News Release 

Chirality-assisted lateral momentum transfer for bidirectional enantioselective separation

Light Publishing Center, Changchun Institute of Optics, Fine Mechanics And Physics, Chinese Academy


IMAGE: a Illustration of the sorting of chiral particles with left and right handedness by the optical lateral force at an air-water interface. b Microscopic image of the chiral microparticles. The... view more 

Credit: by Cheng-Wei Qiu

Light carrying photon momentum can push and pull microparticles through momentum exchange. This momentum exchange progress generates optical forces, either attracts (conventional optical tweezers), pushes (radiation force) or pulls (pulling force) microparticles. A new emerging research interest, optical lateral force which represents the optical force perpendicular to the propagating direction of a non-gradient beam, has attracted much attention. The lateral force can be generated using achiral particles through the conversion of spin and orbital momentum of a circularly polarized beam. It is also predicted that a chiral nanoparticle placed above a surface can generate the lateral force using a plane wave excitation. However, there are few demonstrations of the chirality dependent lateral force, and the particle used in the theoretical prediction are 100 nm which has limited applications. Besides, the theory of optical lateral force on bigger particles (size ~ wavelength) is lacking.

In a new paper published in Light Science & Application, scientists designed an experiment to demonstrate the chirality-dependent optical lateral force. They synthesize microparticles with strong chirality and float them at the interface of air and water. After illuminated with an obliquely incident linearly polarized beam, chiral microparticles with different handedness (left and right) will move to the opposite directions. Interestingly, they find in theory that the optical lateral force could reverse sign with different light polarization and indecent angle, chirality value and particle size. They also developed intriguing models in the perspective of momentum transfer to elaborate this optical lateral force. The reported method and technique will open new avenues for future direct detection and sorting of microparticles with imperceptible chemical differences and inspire the exploration of optical phenomena with light-matter interactions.

The experimental setup is facile, only requiring a s- or p-polarized laser beam and focusing it into an elliptical shape using two cylindrical lenses. The chiral microparticles are floating at the interface of air and water in a microwell fabricated using the soft lithography. This configuration offers many possibilities to probe intriguing optical physics, such as spin-orbital interactions, chirality sensing, etc.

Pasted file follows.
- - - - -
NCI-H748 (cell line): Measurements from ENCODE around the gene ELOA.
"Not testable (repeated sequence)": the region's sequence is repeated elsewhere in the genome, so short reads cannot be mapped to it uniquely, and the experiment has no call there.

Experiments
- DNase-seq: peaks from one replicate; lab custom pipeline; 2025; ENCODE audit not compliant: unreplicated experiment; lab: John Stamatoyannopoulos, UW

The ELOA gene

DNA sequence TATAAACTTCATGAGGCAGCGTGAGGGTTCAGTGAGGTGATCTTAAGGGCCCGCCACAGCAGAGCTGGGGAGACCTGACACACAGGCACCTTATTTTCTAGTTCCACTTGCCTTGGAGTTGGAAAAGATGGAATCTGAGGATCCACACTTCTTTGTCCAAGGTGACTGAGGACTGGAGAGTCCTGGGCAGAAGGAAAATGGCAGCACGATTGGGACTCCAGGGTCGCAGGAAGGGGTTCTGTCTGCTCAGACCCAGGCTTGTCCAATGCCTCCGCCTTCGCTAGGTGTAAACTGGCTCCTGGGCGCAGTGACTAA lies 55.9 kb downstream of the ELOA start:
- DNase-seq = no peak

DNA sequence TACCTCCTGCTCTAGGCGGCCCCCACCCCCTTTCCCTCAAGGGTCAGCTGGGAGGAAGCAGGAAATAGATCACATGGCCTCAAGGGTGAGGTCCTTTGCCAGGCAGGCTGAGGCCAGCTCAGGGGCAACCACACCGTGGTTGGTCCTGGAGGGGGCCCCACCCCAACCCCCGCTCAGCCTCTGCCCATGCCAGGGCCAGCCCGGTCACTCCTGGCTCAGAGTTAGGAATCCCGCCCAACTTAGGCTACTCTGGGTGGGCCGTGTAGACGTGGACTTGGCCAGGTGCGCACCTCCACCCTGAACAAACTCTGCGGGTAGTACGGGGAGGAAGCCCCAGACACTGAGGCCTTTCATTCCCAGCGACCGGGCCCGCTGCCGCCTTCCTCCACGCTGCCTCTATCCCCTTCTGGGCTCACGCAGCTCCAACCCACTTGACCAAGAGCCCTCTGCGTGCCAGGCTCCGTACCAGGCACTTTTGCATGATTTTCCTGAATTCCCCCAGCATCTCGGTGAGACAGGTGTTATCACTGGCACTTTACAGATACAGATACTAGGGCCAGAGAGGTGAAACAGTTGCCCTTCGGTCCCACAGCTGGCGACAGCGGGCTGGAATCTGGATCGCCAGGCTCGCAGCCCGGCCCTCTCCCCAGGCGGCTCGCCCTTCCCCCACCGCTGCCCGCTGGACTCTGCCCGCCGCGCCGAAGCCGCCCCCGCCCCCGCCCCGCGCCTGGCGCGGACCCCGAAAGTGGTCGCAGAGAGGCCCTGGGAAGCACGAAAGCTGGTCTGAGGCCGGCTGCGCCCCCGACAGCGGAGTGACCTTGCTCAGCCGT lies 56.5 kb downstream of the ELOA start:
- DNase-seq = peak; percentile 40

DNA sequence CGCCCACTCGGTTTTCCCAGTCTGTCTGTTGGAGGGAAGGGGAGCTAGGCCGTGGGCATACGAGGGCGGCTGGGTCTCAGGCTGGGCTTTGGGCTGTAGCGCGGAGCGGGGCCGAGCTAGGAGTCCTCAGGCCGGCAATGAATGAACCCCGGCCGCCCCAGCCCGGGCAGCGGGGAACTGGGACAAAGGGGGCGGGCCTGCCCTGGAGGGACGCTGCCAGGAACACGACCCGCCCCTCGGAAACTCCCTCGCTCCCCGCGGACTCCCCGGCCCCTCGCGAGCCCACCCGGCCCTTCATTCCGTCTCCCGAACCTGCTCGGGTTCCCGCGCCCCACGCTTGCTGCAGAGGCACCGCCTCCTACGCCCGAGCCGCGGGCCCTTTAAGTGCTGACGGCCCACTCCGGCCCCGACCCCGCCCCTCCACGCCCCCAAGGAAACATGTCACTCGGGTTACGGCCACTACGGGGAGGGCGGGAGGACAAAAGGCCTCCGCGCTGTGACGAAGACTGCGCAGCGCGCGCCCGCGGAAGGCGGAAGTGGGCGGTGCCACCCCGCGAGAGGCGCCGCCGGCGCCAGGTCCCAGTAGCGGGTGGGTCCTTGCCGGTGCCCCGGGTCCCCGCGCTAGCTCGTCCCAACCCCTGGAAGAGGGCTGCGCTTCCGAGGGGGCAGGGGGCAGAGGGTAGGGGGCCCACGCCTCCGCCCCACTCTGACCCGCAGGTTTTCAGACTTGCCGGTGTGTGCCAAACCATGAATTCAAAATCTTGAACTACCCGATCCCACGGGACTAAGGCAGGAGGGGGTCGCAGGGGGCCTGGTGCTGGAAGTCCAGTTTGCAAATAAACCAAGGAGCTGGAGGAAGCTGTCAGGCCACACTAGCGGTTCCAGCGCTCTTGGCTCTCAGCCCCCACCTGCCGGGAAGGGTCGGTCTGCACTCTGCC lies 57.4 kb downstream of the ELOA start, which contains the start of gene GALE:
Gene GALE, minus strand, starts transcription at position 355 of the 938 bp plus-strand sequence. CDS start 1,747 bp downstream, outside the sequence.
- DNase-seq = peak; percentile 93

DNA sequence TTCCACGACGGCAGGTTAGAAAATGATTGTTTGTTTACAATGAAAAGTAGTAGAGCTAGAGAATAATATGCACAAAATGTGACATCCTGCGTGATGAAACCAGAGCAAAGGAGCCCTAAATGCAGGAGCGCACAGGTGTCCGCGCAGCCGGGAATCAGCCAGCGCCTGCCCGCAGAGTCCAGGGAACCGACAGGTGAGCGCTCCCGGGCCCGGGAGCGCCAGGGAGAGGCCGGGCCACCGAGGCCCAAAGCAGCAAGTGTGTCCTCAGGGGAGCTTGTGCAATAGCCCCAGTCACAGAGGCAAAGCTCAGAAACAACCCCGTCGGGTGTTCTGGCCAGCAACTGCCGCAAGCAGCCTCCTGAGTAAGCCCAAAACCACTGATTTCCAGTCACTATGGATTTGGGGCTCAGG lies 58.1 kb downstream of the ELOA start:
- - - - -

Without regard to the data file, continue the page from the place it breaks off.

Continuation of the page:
These scientists summarize their work as:

"We design the first experiment of chirality assisted optical lateral force on Mie chiral particles (size ~ wavelength) for enantioselective separation. Recent studies about enantioselective separation and chiral particles focus on the very big particles (geometric optics region, size >> wavelength) due to the limit of particle synthesis procedure and existing theories. We demonstrate, for the first time, robust bidirectional sorting of Mie chiral particles, and the first example of reversible optical lateral forces, which we believe is an essential complement to the community of optics as well as optical manipulations. Our theory studies the dependence of the reversible optical lateral forces with particle size, incident angle, and polarization of light. Compared to previous non-reversal optical lateral force, Mie chiral particles are quite unique and nontrivial that have some intriguing properties. Also, we elaborate the optical lateral force from the perspective of momentum transfer, which is a straightforward way to manifest the optical lateral force.

"Our method is insightful and helpful to the demonstration of extraordinary forces since it rules out the optical gradient forces in conventional optical tweezers. It helps to complement the realm of optical lateral forces in both theory and experiment. The presented technique can be used to contactless monitor the handedness of the chiral particles which exist widely in the drug industry and biomaterials without the testing with chemical or biological methods." Dr. Yuzhi Shi and Prof. Cheng-Wei Qiu added.


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